Topic: Media Research Center
When Jon Gruden lost his job as coach for the Las Vegas Raiders after homophobic, racist and misogynistic remarks were revealed in a series of emails he sent several years ago, and the Media Research Center's sports bloggers are very sad about this development. First up was the mysterious Jay Maxson:
Who came off worse in the Jon Gruden controversy – the lightning rod former coach of the Las Vegas Raiders or the egg-faced National Football League? It may come down to a coin toss.
Gruden stepped down Monday after it was revealed, according t The New York Times, that he “used misogynistic and homophobic language for years, a review of his emails shows. He denounced the emergence of women referees, the drafting of a gay player and the tolerance of protests during the national anthem.”
In one email after the then-St. Louis Rams drafted Michael Sam from Missouri, Gruden said they should not have been pressured into drafting “queers.” The ex-coach also called NFL Commissioner Roger Goodell a “faggot” and “clueless anti football pussy.” In light of cancel culture and the power the LGBT movement has to destroy careers over their word choices, those were reckless things to write down.
Gruden also criticized NFL Players Association President DeMaurice Smith for having lips the size of “Michelin tires.” Smith is black and that was another very stupid thing to say. Gruden tried to excuse it away by claiming he uses the term "rubber lips" when he accuses people of lying.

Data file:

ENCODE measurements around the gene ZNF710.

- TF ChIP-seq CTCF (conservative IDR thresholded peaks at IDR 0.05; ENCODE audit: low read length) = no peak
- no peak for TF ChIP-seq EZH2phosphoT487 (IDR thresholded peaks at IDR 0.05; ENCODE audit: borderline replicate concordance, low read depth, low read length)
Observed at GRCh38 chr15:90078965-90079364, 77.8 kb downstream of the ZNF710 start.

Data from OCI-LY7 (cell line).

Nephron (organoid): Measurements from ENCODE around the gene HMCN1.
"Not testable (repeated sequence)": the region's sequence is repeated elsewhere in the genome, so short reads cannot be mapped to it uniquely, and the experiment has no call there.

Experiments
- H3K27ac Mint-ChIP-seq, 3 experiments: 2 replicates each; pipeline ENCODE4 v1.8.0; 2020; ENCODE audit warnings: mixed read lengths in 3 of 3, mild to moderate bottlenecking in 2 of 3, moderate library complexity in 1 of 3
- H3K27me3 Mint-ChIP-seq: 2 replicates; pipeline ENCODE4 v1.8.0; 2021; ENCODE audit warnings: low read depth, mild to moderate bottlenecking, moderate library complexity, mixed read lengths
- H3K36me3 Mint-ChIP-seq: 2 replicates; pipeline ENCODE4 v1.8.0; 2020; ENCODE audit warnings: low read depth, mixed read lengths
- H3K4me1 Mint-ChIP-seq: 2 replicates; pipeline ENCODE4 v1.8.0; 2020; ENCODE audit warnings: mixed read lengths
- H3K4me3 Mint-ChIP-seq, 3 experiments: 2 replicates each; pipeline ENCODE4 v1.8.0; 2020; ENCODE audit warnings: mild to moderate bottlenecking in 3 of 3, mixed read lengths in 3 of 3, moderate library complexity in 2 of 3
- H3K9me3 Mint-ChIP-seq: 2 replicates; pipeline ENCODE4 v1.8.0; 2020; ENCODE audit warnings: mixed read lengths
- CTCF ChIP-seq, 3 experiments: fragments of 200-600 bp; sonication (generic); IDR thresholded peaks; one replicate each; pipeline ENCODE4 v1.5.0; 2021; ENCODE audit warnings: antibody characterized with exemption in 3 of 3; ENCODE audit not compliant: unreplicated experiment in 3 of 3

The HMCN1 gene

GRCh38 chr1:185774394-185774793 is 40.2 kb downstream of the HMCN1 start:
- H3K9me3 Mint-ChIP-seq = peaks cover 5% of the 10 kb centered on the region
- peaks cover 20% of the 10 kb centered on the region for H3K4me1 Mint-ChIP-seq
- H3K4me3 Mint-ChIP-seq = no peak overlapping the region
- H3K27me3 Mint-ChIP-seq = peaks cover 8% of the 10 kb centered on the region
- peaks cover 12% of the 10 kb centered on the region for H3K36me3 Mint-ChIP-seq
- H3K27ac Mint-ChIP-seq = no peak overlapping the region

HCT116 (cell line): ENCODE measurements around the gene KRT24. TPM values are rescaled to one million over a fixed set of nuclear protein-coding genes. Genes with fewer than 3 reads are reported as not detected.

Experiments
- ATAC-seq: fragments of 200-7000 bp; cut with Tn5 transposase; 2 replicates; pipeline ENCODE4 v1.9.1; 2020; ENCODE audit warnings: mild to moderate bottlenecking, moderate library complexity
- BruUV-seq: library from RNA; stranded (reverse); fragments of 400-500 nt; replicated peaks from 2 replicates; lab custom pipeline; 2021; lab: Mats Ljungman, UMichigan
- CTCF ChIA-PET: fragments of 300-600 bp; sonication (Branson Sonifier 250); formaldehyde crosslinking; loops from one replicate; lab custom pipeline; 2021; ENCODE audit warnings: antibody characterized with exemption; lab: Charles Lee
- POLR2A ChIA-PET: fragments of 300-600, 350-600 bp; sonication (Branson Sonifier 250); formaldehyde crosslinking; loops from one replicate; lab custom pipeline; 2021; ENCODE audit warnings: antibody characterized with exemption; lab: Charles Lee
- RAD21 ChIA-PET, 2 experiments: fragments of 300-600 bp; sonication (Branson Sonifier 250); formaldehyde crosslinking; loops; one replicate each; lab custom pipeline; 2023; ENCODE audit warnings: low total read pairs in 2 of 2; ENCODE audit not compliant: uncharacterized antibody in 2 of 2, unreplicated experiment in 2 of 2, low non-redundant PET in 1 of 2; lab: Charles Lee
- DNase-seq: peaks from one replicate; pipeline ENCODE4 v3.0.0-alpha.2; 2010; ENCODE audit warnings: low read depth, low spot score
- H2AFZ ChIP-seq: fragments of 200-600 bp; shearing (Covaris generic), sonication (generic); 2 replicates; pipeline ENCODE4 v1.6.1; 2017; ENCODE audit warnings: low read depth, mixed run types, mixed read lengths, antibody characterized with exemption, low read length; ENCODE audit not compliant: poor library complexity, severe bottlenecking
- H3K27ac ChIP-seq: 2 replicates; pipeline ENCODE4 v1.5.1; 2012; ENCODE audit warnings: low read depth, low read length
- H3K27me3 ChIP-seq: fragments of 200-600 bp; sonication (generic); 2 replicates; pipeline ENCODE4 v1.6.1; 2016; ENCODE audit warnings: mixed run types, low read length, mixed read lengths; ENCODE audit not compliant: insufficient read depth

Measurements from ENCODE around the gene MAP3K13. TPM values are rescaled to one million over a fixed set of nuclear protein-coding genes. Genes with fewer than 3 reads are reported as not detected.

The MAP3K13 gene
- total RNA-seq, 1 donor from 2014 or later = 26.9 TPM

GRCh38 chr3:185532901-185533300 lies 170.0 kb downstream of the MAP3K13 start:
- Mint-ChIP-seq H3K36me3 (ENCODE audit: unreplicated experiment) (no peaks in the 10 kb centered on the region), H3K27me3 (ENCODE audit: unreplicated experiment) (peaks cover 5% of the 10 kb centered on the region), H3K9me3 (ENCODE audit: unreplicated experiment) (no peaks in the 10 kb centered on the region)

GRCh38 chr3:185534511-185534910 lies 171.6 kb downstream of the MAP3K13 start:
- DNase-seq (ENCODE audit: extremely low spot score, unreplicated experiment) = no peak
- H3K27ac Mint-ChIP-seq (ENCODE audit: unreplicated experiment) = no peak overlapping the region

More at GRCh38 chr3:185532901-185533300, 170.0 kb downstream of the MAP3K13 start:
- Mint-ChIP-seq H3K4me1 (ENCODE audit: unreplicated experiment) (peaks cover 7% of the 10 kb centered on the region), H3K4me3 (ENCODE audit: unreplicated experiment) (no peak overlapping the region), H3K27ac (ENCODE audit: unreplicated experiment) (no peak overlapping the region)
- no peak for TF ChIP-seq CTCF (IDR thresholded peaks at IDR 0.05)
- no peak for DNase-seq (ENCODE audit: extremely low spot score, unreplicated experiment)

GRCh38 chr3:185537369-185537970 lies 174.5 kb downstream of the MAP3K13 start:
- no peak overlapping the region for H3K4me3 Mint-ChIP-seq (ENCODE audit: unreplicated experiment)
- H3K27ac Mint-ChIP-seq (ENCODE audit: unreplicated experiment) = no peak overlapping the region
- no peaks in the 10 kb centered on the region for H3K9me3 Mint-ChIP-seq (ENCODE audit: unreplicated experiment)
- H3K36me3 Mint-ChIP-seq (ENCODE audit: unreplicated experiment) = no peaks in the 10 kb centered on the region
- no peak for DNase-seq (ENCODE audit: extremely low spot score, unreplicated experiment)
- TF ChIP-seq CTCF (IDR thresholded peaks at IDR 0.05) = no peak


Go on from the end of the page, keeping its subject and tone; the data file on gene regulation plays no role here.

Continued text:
Note that Maxson apparently doesn't think Gruden came off bad here, aside from the racism. But we know that Maxson is a fellow homophobe. Instead, he (or she) played whataboutism by reciting other scandals involving NFL players or coaches who apparently weren't (yet) treated as harshly, concluding by huffing: It’s just another day, another shameful day for the NFL. Heads or tails on that coin toss?" Again: Maxson doesn't think what Gruden did was shameful, but that his punishment was.
That was followed by John Simmons also complaining about the punishment:
Last night, Jon Gruden saw his tenure as the Las Vegas Raiders head coach come to an end – because of comments he made 10 years ago.
The New York Times published a report that revealed a series of emails containing comments where Gruden used gay slurs and potentially racist comments to voice his frustration at executives, coaches, and things that were happening in the NFL from 2011 onward. One comment that was potentially seen as racist when he said that the Executive Director of the NFLPA, DeMaurice Smith, had “lips the size of Michelin tires.”
Let me be clear: Gruden should not have said any of these things. If you read the report, you will see that he did use language that was unwholesome and made comments that a guy who is in a position of authority should not be saying.
But firing him for saying these seven years ago? That’s absolutely absurd. It wasn’t like he was saying these things to the press after each game, completely losing his temper and lashing out irrationally.